As stated before, this story shares a number of parallels with Jinty’s “Waves of Fear”. There are differences, of course. First, it is a phobia that stops Cathy from rescuing Sue and consequently being branded a coward, not an outright medical condition as it was in “Waves of Fear”. It is akin to how Marnie’s hydrophobia prevented her from going to the rescue of a drowning child in part one of “Cursed to be a Coward!”. This means Cathy has to redeem herself for her initial failure a whole lot more than Clare does if she is to shake off the “coward” label and the bullying is to stop. Not to mention assuaging the dreadful feelings of shame and guilt she is suffering in the wake of the accident.

Second is the focus of the bullying. It is confined exclusively to the classmates, which seems a bit unbelievable. One would think the story would filter through to other quarters of the town, as it does in “Waves of Fear”. And it is a bit strange that Cathy’s parents remain ignorant of the whole affair, even if Cathy is too ashamed to tell them. One would expect them to hear rumours or gossip of some sort.

The vendettas to get the protagonists expelled is motivated by revenge, but it differs in whose idea it is. In “Waves of Fear” the accident girl’s aggrieved parents demand the expulsion, which the headmistress refuses. Word leaks out and the chief bully takes up the task because of a personal grudge. In Cathy’s case the drive to get her expelled is motivated by pure spite from the ringleaders Brenda and Marion. Sue’s parents don’t compound the trouble at all.

Third is how the school tries to deal with the bullying. In “Waves of Fear” the school staff know about Clare being bullied. But they don’t do a thing about it and show no regard for Clare’s welfare or the bullying getting out of hand. In Cathy’s case the headmistress and teachers show deep concern for Cathy. They are extremely worried about the trouble and  what could happen if it does not blow over, though they could have taken much sterner action against it. The headmistress actually takes a non-judgemental approach with Cathy over the matter that is most impressive. The headmistress in “Waves of Fear” does not sound that wise or kind; in fact we hear it is unlike her to even pay compliments! And Lynn must be praised for her courage and empathy coming over to defending Cathy because she feels the bullying is going too far. Clare never had anyone like that at school to help her against the bullies.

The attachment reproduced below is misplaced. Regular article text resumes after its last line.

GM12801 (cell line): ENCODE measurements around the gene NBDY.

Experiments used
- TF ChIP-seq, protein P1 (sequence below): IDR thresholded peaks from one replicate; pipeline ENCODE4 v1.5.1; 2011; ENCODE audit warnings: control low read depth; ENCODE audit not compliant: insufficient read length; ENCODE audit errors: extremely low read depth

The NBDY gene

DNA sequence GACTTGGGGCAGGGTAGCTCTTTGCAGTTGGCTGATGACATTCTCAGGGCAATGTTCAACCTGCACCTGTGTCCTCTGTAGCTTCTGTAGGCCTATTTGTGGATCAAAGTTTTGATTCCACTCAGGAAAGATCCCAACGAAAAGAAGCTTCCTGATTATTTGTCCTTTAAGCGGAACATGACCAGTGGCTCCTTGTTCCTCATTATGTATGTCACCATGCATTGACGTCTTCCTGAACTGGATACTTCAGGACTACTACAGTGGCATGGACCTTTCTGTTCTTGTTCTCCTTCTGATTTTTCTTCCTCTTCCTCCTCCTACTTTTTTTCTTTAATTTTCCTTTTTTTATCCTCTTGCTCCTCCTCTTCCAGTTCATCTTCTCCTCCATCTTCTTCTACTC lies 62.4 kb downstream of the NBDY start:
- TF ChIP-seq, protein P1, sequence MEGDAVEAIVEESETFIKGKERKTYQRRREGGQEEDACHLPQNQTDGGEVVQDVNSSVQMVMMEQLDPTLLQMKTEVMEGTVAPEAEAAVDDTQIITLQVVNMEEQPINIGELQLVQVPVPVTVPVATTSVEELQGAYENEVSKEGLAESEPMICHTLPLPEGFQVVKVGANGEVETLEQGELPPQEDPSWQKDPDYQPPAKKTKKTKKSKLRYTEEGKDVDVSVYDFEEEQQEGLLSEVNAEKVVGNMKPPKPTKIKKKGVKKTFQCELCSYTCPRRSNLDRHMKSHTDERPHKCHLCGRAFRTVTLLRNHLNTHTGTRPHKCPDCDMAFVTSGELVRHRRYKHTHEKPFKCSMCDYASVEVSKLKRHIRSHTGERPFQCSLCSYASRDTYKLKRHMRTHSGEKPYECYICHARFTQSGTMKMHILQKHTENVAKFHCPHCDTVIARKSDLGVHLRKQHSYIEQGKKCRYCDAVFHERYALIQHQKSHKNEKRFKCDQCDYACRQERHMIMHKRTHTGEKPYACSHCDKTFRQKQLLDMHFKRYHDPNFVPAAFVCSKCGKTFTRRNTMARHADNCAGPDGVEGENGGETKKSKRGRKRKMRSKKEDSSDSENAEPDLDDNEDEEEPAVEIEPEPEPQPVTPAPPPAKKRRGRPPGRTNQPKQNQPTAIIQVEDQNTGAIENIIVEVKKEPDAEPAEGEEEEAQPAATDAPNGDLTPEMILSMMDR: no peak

Fourth is the trouble at home that both Clare and Cathy have to contend with on top of the trauma and guilt over the accidents and the bullying they are suffering at school. In Clare’s case it is because her parents have become a pair of ogres and turned against her because they also think she’s a coward. In Cathy’s case the parents don’t even know about the matter. It is the emotional and financial stress over the father’s redundancy and Cathy exhausting herself to help make ends meet that creates the domestic problems on top of her bullying problem. At least Cathy has someone to support her at home – her dog Spot. Clare doesn’t even have a pet to lean on during her troubled time.

Fifth is the ways in which the protagonists confront their fears. They both return to the scene of the accident to try to do so – only to be attacked by the bullies. This particular parallel does suggest the same writer for both stories. However, the ways in which they finally handle their fears is quite different. In Clare’s case she has to fight her fear (claustrophobia, which has intensified into a mental illness) all the way to rescuing her friend from the cave she is trapped in. This is regarded as the first step in recovering from her illness. In the case of Cathy, saving a child from a dangerous dog has nothing to do with her acrophobia. It was a matter of not giving in to fear itself. In fact, Cathy didn’t think about fear – she just jumped in without thinking. There is no indication of Cathy overcoming her fear of heights. The story goes for something less clichéd; Cathy just accepts that she’ll always be scared of some things. After all, she is only human.

There is a nice touch in having Cathy tell the story herself. This gives the story a more personal perspective, for it is told in the protagonist’s own words and gives insights into how the protagonist is thinking and feeling throughout the story. Having a serial being told in the first person is not unknown in girls’ comics though it was not used much. The only two Jinty stories that had the protagonist narrate her own story were “Wenna the Witch” and “Pam of Pond Hill“.